Fads come and go like the wind, and everyone feels differently about them. During the autumnal months, crowds of people rush to Starbucks to purchase the infamous Pumpkin Spice Latte. Meanwhile, another group of people glares and sips their “superior” beverages. I myself don’t drink coffee, but I have many a friend who has expressed a desire to partake of the gourd-themed beverage, though they refused to actually do so on account of a much stronger desire to not be labeled as basic or uninteresting. Like my friends with the Pumpkin Spice Latte, people routinely deny themselves simple pleasures for the sole purpose of not following the crowd.
Everybody is guilty of this to an extent. Even I caught myself changing the way I felt for the sake of being different, when somebody mentioned how many white girls have been wearing Birkenstocks, a particular brand of shoe that previously I had been a fan of; upon hearing this person mention how many people like me were wearing them nowadays, I immediately resolved to never purchase a pair for myself. Then I paused, and wondered why it was so important to me that I didn’t give into trends. “So what?” I asked myself. I genuinely enjoy Birkenstocks, why should it change things that other people also enjoy them?
German has given us a word to describe these fads: zeitgeist—something that is associated with a particular group. Pumpkin Spice Lattes and Birkenstocks are zeitgeists of mainstream culture. These zeitgeists become taboo through their very association with 'basic' people. Anybody who partakes of these zeitgeists are, by extension, basic, unoriginal, and somehow less than those who do not partake.This zeitgeist culture we as a society have created is inescapable.
One example of the inevitability of partaking in some kind of zeitgeist would be the subculture known as ‘hipster’. Hipsters are characterized by their desperation for aberration (in other words, their desire to escape zeitgeist culture), though hipster culture in and of itself is a zeitgeist, resulting in an odd kind of Zeitgeist Limbo. It’s not difficult to spot a hipster—typically somebody in their twenties or thirties who places high value on independent thinking, rare or generally undiscovered artists, and irony or wit. When speaking with a hipster, you may hear phrases such as “I liked that before it was cool”, or “I know all of the best [insert here] places”. Hipsters pride themselves on a kind of pretension stemming from the belief that by not following the crowd, they are superior to those who do. However, because hipsterism is just another zeitgeist, nobody hates being called a hipster more than actual hipsters.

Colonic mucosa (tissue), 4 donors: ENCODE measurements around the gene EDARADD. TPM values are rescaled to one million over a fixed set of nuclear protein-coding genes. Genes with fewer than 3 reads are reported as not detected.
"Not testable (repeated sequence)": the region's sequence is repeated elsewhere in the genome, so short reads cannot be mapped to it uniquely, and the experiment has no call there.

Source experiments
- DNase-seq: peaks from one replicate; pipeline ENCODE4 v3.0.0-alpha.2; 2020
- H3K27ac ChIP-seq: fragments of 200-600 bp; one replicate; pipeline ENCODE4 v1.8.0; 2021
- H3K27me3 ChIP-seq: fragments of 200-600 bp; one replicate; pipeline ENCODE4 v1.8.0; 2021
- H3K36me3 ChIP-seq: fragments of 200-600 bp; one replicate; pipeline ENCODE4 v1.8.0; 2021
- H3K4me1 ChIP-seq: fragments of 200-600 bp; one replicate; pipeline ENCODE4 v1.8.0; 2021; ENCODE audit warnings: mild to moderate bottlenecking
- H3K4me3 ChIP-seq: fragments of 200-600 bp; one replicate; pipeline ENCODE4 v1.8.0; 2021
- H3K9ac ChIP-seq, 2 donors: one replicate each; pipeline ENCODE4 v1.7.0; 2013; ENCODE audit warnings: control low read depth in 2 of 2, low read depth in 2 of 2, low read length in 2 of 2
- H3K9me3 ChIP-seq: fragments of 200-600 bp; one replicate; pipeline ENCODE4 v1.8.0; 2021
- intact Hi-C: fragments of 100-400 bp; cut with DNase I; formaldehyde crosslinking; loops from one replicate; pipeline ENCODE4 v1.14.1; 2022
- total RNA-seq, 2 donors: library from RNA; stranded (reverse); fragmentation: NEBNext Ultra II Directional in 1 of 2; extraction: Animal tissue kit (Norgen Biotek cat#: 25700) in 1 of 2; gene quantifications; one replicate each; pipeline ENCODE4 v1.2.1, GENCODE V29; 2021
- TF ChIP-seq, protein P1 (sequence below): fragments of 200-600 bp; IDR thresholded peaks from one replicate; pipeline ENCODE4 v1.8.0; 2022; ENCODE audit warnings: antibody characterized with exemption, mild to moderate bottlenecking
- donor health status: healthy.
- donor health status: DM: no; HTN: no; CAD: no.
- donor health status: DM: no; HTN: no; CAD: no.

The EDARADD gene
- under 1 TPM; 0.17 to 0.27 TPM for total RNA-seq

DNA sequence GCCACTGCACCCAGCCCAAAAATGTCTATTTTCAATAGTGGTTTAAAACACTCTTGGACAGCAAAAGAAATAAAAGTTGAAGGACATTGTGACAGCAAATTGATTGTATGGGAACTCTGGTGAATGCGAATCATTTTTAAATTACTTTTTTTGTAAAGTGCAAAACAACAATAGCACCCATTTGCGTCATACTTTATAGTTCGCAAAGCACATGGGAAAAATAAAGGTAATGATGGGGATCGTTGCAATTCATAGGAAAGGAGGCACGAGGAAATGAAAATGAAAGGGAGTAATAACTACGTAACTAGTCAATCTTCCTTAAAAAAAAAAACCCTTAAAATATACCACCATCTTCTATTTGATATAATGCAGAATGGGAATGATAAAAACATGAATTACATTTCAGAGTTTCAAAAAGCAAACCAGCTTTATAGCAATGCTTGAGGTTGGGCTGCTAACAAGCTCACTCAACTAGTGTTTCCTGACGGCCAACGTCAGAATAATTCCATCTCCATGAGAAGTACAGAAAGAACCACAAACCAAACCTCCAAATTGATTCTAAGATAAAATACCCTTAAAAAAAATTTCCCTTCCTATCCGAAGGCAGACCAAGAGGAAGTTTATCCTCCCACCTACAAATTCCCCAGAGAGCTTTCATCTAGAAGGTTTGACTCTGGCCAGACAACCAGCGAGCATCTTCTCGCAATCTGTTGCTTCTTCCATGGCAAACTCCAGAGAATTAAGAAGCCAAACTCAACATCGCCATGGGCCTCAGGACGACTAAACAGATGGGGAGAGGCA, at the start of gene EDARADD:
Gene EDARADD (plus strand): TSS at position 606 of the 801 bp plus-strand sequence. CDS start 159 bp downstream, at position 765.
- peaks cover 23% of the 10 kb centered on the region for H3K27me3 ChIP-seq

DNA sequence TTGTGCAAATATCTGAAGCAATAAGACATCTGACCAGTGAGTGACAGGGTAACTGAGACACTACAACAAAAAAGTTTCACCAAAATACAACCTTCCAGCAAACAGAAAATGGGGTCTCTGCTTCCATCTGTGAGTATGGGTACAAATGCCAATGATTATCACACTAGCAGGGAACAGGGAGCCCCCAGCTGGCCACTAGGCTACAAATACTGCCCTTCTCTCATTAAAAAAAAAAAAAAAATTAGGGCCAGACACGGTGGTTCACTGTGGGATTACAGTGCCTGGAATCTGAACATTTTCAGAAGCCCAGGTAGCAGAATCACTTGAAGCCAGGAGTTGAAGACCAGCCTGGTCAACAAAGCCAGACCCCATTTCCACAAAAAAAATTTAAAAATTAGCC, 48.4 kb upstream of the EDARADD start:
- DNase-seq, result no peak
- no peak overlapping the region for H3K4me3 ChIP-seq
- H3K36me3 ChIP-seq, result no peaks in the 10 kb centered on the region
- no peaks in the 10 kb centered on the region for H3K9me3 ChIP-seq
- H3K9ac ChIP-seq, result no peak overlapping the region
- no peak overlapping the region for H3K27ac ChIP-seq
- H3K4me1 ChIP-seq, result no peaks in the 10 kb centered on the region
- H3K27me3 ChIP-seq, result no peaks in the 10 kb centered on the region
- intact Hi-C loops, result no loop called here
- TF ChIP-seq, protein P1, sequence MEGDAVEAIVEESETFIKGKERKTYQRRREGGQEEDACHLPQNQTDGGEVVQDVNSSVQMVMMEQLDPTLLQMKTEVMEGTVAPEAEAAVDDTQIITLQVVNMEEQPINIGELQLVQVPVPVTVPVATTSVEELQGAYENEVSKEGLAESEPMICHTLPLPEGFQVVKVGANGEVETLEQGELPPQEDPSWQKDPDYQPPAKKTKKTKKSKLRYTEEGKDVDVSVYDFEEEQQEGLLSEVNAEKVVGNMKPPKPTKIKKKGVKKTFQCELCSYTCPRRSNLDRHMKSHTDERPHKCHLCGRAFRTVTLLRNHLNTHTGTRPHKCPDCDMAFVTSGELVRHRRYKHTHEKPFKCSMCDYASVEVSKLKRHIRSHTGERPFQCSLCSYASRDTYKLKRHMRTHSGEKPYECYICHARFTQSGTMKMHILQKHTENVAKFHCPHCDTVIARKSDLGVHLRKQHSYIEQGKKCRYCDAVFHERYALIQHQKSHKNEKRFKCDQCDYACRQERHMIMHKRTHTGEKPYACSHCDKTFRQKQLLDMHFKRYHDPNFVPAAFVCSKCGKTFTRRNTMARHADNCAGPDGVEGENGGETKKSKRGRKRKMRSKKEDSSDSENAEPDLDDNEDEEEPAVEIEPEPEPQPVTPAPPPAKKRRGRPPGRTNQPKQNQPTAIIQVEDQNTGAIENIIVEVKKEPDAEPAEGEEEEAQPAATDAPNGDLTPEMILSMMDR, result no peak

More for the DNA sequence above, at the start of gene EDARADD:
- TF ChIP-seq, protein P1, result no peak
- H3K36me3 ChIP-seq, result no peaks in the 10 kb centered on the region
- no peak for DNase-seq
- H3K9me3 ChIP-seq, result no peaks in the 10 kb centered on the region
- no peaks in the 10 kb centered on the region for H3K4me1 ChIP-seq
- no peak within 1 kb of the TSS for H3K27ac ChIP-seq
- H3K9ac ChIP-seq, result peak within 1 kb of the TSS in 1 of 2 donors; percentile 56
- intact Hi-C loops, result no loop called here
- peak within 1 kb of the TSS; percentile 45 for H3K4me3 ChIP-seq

Pierre Bourdieu, a French philosopher active from the 1950s to the early 2000s, wrote myriad works discussing this topic, my favourite of which being his undisputed masterpiece, “Distinction”. Published in 1979, “Distinction” sets out to prove that taste is never truly only about taste. Bourdieu explains that preference, although thought of as unique, individual, or solely based on one’s own personal likings, has a strong tie to defining aspects of social classes. In other words, every aspect of our personalities is dependant on which social class we define ourselves by. A hipster would never be caught dead wearing Birkenstocks or drinking a Pumpkin Spice Latte, because the hipster social class sees anything conventional or mainstream as inferior.
Aside from the obvious cases I’ve already mentioned, everybody experiences the effects of Zeitgeist culture to some degree, but to what end? What purpose does this serve, if not to separate us into arbitrary social classes? The desire to be unique is a part of being human, but if it keeps us from doing the things that genuinely make us happy, it should not be our first priority. Do what makes you happy. I enjoy Birkenstocks, my friends enjoy Pumpkin Spice, and we will enjoy them without shame.